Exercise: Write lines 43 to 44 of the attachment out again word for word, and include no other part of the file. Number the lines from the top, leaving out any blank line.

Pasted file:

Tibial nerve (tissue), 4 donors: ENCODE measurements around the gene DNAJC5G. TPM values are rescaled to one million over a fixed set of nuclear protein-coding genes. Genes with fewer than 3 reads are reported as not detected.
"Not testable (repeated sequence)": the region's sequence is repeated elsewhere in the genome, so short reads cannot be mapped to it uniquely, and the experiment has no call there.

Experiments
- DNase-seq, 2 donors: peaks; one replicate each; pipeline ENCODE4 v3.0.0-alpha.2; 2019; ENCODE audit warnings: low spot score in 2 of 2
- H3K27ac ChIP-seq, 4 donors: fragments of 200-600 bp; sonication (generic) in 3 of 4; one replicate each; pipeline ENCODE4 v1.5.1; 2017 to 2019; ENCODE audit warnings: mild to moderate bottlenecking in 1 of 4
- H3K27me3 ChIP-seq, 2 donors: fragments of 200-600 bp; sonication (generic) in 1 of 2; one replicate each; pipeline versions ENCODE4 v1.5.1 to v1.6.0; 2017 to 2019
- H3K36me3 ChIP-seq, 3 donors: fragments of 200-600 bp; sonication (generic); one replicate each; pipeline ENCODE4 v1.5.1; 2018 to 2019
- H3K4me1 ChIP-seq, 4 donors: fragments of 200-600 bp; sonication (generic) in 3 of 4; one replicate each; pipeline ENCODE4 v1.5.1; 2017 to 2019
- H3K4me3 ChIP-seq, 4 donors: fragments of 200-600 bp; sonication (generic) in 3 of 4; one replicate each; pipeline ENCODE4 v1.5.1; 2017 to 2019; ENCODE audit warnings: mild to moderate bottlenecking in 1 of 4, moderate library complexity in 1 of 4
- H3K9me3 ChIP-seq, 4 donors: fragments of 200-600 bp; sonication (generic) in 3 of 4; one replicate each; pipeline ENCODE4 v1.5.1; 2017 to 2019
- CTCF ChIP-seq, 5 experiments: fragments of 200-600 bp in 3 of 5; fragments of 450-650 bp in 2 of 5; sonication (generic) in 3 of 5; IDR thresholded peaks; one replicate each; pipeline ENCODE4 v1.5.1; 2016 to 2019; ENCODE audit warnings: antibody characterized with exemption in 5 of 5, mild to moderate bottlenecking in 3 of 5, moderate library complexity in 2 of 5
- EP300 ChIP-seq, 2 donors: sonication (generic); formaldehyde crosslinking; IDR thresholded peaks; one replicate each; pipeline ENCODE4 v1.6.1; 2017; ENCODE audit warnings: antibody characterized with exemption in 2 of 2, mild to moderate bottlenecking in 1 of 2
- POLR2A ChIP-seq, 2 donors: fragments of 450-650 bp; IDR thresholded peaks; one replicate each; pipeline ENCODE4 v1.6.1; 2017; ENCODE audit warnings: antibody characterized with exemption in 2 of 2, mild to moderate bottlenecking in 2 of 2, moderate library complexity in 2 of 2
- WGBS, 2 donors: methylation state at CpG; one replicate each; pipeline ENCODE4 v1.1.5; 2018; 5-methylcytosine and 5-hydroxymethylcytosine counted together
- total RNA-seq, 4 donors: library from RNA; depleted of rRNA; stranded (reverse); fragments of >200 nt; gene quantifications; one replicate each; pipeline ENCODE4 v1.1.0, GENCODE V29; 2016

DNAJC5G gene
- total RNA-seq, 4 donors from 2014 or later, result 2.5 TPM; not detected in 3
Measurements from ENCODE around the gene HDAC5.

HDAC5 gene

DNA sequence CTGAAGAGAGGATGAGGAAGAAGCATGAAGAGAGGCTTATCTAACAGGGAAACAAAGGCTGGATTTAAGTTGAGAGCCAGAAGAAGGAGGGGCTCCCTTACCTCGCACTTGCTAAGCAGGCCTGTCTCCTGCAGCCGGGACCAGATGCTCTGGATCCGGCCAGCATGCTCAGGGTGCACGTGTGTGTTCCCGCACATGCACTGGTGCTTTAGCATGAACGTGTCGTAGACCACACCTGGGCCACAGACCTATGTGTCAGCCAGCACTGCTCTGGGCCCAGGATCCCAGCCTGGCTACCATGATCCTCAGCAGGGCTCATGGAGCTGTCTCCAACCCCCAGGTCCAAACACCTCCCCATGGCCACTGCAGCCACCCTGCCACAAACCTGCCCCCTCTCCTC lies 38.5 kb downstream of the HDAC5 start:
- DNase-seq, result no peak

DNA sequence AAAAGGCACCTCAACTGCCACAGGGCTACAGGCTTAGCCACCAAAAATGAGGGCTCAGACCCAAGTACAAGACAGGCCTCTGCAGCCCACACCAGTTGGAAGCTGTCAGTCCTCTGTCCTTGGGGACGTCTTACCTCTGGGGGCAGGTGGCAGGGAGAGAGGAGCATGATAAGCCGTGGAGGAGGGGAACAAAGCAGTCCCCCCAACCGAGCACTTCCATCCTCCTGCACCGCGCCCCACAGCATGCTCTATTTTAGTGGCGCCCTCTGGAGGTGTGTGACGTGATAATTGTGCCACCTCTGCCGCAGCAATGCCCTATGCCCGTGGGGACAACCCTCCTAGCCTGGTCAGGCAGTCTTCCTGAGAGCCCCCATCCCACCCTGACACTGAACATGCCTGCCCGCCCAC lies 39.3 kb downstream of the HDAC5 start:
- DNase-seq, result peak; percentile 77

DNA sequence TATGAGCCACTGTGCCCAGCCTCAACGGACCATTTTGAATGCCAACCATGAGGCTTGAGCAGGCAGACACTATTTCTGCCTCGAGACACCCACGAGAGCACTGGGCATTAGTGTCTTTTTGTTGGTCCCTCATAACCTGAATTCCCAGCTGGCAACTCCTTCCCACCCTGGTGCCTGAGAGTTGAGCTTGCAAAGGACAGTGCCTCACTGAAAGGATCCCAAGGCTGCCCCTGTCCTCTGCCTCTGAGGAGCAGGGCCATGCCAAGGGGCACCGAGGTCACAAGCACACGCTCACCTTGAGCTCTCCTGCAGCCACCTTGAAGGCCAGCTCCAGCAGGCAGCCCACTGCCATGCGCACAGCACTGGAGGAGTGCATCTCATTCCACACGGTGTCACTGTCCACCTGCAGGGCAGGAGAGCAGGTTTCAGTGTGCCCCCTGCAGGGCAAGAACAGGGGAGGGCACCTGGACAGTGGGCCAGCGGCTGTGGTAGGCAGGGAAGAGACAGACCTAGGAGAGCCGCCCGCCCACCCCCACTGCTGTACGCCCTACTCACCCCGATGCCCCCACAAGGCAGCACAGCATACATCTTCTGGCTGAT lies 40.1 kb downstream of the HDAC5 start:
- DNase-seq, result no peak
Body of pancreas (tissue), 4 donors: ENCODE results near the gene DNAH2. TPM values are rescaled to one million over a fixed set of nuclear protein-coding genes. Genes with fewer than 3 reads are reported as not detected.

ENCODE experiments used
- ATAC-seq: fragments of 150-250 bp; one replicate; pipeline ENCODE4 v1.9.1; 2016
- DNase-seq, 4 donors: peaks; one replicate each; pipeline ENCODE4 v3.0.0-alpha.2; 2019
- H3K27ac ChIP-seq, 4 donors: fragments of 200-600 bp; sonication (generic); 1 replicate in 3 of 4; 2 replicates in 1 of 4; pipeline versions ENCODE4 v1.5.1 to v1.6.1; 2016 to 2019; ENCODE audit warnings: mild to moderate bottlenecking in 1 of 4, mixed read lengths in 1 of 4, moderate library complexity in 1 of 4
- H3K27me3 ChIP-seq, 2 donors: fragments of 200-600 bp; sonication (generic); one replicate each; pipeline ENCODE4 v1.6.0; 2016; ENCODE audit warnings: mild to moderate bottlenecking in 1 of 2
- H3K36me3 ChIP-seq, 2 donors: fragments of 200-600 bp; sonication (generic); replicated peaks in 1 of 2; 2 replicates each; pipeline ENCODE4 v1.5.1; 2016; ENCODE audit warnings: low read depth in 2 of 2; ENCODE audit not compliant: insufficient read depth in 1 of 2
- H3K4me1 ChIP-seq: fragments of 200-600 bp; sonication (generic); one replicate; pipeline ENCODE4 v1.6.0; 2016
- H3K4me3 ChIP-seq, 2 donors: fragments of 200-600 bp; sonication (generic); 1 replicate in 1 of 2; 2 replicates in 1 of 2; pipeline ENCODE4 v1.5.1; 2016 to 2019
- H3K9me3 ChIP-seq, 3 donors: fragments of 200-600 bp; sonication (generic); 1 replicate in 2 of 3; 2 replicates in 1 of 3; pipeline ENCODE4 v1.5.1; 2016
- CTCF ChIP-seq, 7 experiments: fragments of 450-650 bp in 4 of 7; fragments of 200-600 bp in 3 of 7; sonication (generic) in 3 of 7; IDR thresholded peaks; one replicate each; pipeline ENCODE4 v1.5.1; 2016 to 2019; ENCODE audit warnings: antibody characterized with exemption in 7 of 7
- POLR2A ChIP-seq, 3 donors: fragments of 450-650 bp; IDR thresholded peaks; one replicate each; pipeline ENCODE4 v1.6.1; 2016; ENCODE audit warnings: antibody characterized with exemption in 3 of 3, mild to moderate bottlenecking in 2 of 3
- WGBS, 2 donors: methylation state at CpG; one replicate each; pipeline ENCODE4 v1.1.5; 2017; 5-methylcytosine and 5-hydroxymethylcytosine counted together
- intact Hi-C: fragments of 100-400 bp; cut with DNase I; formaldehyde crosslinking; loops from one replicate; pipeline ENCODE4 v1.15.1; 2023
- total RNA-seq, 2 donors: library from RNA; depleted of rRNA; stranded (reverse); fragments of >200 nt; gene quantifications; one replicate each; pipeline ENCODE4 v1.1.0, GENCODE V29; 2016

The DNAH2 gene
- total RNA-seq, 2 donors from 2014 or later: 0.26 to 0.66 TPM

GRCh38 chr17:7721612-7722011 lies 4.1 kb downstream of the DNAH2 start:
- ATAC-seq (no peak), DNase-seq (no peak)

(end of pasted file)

GRCh38 chr17:7721612-7722011 lies 4.1 kb downstream of the DNAH2 start:
- ATAC-seq (no peak), DNase-seq (no peak)